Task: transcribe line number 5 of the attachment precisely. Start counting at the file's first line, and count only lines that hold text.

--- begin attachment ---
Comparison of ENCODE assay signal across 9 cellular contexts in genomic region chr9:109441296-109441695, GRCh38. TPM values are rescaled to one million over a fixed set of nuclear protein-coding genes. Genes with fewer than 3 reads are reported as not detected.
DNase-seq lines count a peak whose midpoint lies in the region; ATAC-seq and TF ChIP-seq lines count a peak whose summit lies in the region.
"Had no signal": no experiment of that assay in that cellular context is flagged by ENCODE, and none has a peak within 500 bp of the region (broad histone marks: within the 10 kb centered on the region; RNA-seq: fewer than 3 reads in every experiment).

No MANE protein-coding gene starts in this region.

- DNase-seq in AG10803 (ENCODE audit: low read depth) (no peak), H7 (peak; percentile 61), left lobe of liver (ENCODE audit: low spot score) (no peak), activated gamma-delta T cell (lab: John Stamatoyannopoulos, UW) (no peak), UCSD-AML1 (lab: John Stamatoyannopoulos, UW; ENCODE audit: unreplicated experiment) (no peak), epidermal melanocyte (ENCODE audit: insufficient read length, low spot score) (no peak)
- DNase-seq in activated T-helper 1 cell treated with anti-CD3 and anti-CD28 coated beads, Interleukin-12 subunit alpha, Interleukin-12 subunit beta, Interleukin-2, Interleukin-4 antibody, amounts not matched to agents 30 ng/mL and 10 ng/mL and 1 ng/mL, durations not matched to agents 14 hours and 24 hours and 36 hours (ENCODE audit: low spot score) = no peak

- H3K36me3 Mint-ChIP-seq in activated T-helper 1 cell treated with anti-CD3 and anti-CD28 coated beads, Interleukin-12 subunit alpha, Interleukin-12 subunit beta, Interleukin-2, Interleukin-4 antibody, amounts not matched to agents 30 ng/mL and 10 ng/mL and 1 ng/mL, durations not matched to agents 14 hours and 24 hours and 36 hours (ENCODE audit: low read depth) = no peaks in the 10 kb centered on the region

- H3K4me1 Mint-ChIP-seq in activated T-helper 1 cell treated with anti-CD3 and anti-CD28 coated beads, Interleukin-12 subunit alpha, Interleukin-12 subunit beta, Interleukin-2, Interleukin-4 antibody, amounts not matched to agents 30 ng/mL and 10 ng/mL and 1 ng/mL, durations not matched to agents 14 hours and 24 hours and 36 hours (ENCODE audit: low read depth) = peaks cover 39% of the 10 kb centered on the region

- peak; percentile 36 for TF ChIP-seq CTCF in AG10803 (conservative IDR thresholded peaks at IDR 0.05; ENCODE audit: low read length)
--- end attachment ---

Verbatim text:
- DNase-seq in AG10803 (ENCODE audit: low read depth) (no peak), H7 (peak; percentile 61), left lobe of liver (ENCODE audit: low spot score) (no peak), activated gamma-delta T cell (lab: John Stamatoyannopoulos, UW) (no peak), UCSD-AML1 (lab: John Stamatoyannopoulos, UW; ENCODE audit: unreplicated experiment) (no peak), epidermal melanocyte (ENCODE audit: insufficient read length, low spot score) (no peak)